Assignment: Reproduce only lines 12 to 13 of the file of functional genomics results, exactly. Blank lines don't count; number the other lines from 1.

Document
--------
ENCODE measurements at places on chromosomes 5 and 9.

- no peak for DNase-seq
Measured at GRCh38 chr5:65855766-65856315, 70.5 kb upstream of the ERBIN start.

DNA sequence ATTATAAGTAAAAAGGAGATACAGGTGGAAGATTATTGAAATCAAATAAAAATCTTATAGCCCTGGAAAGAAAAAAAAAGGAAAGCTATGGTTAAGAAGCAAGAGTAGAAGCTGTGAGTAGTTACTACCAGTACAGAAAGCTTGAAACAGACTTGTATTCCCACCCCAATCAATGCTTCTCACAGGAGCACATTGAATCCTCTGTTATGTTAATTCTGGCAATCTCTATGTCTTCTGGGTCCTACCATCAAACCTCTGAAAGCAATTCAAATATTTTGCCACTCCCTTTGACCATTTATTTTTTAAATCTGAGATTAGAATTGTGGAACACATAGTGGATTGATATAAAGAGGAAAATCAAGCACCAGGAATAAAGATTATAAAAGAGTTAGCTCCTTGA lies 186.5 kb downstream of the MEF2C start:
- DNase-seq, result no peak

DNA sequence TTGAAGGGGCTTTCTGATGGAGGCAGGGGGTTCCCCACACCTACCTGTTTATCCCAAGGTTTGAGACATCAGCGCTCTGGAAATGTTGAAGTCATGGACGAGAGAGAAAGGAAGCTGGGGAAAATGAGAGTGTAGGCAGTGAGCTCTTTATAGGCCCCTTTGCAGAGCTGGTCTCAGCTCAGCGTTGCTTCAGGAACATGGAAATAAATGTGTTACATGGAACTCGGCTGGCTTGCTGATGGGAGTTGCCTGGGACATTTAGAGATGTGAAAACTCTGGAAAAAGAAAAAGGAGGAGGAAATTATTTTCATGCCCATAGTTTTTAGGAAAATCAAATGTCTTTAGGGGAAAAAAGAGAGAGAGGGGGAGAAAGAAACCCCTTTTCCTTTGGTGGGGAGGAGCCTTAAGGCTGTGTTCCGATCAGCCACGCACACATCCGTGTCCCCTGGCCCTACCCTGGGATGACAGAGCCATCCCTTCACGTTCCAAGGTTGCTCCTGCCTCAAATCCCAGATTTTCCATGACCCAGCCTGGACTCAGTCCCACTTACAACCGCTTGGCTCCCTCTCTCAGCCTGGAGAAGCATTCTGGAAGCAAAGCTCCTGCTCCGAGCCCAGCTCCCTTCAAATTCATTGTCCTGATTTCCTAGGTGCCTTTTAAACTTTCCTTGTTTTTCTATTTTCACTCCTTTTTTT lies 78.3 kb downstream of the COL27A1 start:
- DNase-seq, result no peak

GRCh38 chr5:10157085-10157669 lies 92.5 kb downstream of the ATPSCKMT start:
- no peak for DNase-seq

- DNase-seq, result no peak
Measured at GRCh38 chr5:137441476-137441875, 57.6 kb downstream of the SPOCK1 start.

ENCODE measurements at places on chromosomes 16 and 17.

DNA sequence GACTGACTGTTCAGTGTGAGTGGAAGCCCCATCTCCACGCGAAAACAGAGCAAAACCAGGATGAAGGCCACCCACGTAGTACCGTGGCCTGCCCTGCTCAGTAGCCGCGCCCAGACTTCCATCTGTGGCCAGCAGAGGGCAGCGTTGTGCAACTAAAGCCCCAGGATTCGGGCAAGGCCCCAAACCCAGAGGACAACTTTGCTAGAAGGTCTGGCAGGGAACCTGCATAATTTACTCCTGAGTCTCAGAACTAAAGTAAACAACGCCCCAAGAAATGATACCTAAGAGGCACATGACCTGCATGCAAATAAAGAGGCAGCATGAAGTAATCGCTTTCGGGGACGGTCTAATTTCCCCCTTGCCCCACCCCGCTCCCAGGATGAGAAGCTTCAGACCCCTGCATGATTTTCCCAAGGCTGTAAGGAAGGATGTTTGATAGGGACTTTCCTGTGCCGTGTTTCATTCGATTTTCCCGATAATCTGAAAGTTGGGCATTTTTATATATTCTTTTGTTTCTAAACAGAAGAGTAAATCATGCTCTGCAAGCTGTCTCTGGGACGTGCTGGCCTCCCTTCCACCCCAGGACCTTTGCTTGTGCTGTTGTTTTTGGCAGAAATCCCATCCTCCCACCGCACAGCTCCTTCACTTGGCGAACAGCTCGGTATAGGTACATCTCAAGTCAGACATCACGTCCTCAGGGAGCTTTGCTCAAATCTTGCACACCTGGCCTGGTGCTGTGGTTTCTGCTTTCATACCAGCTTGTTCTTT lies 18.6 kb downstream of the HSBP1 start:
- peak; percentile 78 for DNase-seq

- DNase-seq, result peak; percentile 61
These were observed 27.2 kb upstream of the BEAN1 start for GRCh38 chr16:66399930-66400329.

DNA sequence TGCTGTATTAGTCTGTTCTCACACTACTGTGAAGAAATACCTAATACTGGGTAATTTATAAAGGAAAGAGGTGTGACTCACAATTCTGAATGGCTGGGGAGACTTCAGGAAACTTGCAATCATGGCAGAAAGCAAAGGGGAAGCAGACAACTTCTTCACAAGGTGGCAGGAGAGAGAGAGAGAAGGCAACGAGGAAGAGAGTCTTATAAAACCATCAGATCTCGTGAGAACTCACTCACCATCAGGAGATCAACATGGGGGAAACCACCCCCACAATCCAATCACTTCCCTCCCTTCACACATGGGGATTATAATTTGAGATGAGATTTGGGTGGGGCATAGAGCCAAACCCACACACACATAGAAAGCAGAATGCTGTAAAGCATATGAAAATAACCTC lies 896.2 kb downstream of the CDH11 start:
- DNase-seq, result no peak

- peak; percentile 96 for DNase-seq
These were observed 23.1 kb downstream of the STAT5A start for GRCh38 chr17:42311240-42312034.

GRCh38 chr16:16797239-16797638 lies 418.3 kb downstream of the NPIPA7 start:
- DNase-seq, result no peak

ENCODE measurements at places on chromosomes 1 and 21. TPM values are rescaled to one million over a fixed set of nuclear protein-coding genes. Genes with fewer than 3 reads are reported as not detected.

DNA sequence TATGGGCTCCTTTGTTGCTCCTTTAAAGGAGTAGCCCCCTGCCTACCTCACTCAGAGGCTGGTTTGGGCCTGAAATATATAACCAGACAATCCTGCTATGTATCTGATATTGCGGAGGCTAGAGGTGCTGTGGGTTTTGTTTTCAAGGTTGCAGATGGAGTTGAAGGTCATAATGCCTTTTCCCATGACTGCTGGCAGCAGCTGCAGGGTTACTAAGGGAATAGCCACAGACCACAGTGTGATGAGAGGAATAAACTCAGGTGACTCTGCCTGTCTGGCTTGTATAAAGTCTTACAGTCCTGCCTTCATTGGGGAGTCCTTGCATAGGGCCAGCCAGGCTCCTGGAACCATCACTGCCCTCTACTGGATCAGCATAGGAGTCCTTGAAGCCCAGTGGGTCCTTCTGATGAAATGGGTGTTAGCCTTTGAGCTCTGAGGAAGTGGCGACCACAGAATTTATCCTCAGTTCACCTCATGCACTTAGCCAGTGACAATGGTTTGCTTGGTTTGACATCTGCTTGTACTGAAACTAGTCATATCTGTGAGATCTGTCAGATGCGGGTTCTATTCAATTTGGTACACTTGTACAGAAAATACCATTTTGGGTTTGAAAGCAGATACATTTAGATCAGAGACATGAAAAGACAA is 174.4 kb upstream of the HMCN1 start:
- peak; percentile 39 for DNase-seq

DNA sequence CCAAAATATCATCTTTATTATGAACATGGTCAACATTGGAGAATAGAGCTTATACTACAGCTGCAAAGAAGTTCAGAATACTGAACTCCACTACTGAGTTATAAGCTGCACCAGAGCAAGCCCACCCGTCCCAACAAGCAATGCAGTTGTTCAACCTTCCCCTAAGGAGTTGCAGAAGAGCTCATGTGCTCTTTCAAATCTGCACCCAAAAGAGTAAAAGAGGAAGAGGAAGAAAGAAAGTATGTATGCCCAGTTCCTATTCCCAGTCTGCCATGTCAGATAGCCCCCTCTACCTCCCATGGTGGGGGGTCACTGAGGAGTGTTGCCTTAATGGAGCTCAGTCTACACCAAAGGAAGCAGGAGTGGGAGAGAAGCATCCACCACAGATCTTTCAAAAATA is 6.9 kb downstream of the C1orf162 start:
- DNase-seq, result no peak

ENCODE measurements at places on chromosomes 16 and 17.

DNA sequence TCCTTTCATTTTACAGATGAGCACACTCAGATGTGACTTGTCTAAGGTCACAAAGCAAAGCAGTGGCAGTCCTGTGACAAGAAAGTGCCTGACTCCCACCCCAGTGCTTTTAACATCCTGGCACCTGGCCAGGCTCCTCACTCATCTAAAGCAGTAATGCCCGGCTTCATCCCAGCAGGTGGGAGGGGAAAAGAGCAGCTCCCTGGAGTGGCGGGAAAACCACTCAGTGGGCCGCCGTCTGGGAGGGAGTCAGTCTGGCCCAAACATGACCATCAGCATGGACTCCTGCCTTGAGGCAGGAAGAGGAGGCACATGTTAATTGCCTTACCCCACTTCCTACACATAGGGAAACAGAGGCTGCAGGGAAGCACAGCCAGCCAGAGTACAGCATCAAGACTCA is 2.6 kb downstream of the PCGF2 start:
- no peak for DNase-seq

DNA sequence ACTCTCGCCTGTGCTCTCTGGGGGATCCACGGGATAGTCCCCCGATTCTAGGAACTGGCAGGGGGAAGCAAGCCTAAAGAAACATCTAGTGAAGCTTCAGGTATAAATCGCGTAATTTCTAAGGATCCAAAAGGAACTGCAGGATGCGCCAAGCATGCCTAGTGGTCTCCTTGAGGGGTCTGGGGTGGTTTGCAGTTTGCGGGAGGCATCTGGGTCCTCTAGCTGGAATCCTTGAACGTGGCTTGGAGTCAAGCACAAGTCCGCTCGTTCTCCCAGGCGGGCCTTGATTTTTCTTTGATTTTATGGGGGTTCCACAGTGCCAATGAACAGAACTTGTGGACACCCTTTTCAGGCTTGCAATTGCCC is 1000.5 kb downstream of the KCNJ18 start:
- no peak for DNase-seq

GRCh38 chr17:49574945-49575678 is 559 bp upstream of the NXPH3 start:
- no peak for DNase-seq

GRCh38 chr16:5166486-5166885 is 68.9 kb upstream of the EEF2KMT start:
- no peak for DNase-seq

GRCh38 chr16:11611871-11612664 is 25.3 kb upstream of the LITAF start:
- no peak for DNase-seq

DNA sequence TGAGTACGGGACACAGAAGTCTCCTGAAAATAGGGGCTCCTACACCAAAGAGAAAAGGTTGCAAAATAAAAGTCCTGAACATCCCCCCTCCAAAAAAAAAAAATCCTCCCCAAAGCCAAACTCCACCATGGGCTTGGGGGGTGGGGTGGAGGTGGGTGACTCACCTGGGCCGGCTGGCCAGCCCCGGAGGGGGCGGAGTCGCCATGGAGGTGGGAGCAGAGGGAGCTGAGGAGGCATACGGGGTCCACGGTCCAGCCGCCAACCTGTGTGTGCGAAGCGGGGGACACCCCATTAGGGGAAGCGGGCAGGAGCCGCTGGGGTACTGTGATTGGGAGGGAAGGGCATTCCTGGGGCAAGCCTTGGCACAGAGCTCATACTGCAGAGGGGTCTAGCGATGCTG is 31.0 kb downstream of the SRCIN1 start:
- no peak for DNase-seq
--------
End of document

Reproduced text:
ENCODE measurements at places on chromosomes 16 and 17.

DNA sequence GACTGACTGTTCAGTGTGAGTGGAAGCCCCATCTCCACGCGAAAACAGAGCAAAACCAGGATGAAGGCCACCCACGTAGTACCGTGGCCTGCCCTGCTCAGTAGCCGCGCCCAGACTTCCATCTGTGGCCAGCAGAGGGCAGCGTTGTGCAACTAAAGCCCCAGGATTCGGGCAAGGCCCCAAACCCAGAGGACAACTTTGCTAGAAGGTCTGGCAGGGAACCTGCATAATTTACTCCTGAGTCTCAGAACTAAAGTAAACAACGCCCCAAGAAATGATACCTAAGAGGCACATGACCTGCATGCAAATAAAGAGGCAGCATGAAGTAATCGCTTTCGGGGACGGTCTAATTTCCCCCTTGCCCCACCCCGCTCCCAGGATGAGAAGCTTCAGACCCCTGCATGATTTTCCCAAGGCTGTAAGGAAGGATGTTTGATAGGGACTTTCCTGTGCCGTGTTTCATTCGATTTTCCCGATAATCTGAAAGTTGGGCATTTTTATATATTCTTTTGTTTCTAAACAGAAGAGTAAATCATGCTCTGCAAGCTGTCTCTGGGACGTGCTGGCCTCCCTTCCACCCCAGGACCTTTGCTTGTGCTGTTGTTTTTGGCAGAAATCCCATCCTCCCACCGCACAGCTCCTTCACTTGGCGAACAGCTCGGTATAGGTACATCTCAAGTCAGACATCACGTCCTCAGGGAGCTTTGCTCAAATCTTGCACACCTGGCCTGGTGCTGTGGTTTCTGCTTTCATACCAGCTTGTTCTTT lies 18.6 kb downstream of the HSBP1 start: